Getting a good education is preached to us by our parents beginning at a very early age. Placing us in the “”right” schools is of utmost importance; sometimes leading to great competitiveness between close friends and family members. Receiving accolades for brilliance and educational competence is desired by many a parent for their children; even if it means forgoing all evening activities to get the job done. To see our kids names on the Honor Roll or Dean’s List is self-satisfying and allows us to be proud of not just the child but also ourselves; after all we were the ones that pushed them to excel.
Yet as we look at humanity as a whole we see lives falling apart; marriages being destroyed, relationships broken, homes devastated and families disrupted; even within those individuals who are very well educated. Common sense seems to have “gone out the window” along with the influx of grasping more and more book knowledge. Knowing how to deal respectively with interpersonal relationships has slipped out of our hands; while at the same time we strive to gain more knowledge from worldly theories and philosophies. The spiritual precepts of morals and ethics have been replaced by doubt and fear that is the outcome of the learned lifestyle of secular and humanistic thought.
Education is costly; in more ways than one. As a matter of fact, I would have to agree with the statement made by Derek Bok, the former president of Harvard University: “If you think education is expensive, try ignorance.” I know that sounds a little strange after me kind of spouting off about the shortcomings of our educational process. But I really have nothing against anyone receiving a good education as well as the praise and rewards that accompany one’s academic endeavors.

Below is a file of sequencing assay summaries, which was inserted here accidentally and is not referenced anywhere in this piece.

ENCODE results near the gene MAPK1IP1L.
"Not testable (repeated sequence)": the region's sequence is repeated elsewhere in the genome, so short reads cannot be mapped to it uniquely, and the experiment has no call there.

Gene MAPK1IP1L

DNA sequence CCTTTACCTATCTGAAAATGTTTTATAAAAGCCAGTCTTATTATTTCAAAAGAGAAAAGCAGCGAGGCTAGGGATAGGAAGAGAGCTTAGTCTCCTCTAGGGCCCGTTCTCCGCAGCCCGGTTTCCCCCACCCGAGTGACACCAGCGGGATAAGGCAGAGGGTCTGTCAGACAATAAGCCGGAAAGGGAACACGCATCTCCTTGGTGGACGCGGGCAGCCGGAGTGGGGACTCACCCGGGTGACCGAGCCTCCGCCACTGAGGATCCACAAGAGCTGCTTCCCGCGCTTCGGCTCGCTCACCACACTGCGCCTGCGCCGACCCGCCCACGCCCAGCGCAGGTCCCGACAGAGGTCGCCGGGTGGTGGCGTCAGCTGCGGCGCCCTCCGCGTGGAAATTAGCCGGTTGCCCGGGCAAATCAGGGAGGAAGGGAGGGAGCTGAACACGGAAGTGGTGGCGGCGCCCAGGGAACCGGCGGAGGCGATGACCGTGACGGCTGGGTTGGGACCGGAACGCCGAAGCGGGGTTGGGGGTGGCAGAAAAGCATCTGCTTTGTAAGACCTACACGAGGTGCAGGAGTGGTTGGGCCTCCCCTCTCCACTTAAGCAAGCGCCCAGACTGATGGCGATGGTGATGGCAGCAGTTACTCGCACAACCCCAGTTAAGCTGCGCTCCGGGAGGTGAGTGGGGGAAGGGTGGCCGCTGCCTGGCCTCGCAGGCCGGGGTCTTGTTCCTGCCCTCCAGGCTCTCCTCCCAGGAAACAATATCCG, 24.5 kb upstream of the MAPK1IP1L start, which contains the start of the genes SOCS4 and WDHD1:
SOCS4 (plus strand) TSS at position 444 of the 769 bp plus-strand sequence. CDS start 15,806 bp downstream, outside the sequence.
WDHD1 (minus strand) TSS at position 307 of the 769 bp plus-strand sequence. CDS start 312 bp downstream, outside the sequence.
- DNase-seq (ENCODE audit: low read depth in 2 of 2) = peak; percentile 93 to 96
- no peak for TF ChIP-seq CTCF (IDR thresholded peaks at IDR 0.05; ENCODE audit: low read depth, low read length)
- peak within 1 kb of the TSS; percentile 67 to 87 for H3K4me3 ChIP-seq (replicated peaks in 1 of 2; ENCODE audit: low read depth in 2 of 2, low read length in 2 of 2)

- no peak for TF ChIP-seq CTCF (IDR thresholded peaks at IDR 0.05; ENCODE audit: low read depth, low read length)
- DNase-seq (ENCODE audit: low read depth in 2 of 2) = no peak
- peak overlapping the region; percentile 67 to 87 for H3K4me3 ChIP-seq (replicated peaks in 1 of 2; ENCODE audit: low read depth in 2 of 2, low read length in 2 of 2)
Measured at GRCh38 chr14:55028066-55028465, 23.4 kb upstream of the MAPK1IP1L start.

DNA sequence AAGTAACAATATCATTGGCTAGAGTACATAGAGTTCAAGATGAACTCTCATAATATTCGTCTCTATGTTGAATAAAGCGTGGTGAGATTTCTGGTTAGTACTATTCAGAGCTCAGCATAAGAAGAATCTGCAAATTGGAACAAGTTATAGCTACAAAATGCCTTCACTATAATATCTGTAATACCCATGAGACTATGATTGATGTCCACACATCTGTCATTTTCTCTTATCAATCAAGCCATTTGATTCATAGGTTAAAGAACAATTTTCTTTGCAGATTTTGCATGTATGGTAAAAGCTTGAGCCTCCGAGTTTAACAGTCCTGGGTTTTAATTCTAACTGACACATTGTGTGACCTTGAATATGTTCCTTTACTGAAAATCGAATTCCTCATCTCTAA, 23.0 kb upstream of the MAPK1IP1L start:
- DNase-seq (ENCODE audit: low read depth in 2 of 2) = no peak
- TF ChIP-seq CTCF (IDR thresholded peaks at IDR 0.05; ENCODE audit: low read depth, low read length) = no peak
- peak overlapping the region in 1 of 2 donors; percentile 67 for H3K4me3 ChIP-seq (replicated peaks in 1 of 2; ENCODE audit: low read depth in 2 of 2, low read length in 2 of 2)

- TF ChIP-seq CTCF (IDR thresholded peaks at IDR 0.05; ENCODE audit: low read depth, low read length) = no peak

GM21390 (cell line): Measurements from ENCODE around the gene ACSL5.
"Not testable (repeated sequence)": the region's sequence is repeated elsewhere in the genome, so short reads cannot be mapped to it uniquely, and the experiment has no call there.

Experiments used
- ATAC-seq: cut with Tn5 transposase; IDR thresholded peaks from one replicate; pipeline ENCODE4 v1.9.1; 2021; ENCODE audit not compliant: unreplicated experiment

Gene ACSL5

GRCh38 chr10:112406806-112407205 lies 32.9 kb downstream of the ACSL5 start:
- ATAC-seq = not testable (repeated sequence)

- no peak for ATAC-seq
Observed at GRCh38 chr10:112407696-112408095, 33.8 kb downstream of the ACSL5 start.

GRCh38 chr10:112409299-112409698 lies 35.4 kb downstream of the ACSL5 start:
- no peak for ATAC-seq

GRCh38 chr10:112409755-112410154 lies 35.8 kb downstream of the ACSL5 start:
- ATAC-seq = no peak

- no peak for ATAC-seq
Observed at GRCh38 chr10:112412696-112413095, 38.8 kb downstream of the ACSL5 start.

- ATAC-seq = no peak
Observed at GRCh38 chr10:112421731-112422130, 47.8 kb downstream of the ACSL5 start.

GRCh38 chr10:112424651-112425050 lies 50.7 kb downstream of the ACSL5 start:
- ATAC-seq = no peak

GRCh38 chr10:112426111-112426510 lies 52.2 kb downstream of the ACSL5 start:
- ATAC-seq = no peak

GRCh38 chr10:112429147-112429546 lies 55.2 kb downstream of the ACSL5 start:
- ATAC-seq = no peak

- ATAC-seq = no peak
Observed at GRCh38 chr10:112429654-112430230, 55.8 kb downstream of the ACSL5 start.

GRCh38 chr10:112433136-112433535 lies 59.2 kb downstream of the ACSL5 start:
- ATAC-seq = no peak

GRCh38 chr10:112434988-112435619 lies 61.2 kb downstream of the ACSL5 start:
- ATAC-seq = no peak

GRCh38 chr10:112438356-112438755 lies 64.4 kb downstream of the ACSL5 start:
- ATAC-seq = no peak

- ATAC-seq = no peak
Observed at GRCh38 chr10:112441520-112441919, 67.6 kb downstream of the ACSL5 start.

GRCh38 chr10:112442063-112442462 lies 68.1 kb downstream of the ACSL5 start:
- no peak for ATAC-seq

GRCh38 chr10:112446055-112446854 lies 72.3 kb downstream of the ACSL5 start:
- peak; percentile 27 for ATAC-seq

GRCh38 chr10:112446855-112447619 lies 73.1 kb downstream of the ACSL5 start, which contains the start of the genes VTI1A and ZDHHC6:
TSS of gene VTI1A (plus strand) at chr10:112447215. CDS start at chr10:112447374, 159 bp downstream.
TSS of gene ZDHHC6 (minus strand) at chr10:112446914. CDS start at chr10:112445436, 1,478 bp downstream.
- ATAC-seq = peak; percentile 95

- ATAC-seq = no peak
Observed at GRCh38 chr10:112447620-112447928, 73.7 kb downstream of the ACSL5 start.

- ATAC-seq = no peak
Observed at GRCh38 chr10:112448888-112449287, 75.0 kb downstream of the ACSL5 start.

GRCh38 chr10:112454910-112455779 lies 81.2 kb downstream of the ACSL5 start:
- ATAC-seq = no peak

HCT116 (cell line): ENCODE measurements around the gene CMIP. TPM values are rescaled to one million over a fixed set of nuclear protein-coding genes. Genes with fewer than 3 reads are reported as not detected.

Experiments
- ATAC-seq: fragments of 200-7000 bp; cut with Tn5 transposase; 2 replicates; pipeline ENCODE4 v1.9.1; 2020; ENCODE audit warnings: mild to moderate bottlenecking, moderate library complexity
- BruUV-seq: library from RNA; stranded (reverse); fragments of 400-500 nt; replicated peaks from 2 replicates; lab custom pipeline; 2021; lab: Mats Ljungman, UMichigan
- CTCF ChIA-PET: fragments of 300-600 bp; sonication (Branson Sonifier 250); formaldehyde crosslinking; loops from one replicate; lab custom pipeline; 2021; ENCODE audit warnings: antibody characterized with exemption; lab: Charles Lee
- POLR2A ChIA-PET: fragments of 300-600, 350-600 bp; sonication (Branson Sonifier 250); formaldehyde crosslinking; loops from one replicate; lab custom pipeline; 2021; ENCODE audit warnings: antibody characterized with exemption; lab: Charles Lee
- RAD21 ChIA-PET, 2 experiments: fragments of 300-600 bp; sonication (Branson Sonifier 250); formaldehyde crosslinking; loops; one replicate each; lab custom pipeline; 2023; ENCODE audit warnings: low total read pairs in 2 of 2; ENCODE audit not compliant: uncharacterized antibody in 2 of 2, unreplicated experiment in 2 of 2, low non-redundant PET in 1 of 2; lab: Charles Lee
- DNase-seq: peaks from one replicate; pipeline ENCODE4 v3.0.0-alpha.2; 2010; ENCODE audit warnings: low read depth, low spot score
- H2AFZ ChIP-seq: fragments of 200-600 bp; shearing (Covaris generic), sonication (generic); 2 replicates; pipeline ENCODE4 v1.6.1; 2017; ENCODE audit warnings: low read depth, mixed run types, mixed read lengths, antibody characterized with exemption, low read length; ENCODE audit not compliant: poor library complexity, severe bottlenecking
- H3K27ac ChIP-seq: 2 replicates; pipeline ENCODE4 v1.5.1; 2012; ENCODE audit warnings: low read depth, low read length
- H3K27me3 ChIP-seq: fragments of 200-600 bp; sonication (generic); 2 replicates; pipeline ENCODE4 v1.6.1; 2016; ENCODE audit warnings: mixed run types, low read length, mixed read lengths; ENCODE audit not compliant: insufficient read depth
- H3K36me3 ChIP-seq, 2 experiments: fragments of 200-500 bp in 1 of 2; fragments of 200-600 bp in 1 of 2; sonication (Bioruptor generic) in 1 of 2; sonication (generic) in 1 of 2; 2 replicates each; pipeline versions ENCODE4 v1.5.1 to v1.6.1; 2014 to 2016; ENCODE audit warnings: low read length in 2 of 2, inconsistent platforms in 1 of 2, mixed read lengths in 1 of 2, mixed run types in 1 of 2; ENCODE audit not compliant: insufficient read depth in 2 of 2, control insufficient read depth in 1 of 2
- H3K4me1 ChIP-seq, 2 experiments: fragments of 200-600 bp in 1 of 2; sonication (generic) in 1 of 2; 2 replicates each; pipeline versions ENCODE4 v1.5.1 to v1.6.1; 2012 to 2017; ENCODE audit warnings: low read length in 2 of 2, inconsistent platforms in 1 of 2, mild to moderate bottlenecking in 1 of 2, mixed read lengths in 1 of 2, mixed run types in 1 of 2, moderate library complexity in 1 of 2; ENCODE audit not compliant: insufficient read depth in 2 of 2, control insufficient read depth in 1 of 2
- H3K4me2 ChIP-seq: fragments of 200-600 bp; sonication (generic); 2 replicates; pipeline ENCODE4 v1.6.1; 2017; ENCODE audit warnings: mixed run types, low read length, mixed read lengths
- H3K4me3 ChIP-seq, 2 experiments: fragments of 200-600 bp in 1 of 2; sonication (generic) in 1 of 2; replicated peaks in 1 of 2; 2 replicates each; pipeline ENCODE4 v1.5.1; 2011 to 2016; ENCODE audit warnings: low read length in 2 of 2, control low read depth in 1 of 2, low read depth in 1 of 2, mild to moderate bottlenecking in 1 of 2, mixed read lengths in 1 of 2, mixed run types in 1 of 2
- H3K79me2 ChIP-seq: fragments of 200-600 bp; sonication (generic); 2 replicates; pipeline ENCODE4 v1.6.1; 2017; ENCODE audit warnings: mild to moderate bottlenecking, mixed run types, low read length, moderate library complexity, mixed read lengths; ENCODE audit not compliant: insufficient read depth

What Bok and I agree upon is this: If we are so educated that we become so ignorant of our day-to-day relationship with God and others around us, then all our learning has been of no avail. We have gone beyond our dependency upon God and our brothers and sisters of the faith and stepped into the realm of self-indulgence and run the danger of losing wonderful rewards due to self-satisfaction.
Paul tells Timothy, his young apprentice in the ministry of the Gospel: “Be diligent to present yourself approved to God, a worker who does not need to be ashamed, rightly dividing the word of truth” [2Timothy 2:15].
The New King James Version, from which I have just read to you, sort of loses the real emphasis of this passage. The King James does do a little better job in presenting Paul’s intended thoughts. Better yet is the Amplified Bible and its analysis of this passage: “Study and be eager and do your utmost to present yourself to God approved (tested by trial), a workman who has no cause to be ashamed, correctly analyzing and accurately dividing [rightly handling and skillfully teaching] the Word of Truth.”
“Study” is a word we often hear when it comes to education and our learning processes. Why are we to study? As Paul says, its main purpose is to present ourselves as competent followers of the Christ. We study so we can gain all the knowledge of God’s Word so that we will rightly use it in our day-to-day living. This is the foundation of our moral and ethical fiber; here are found the tools and sound materials to build good interpersonal relationships. God’s Word is the common sense we need to structure our spiritual lives upon and to grasp in those moments of frustration and hardship; for there we can find the peace that surpasses all understanding. In God’s Word there is hope, and through hope there is strength for today and determination for tomorrow.
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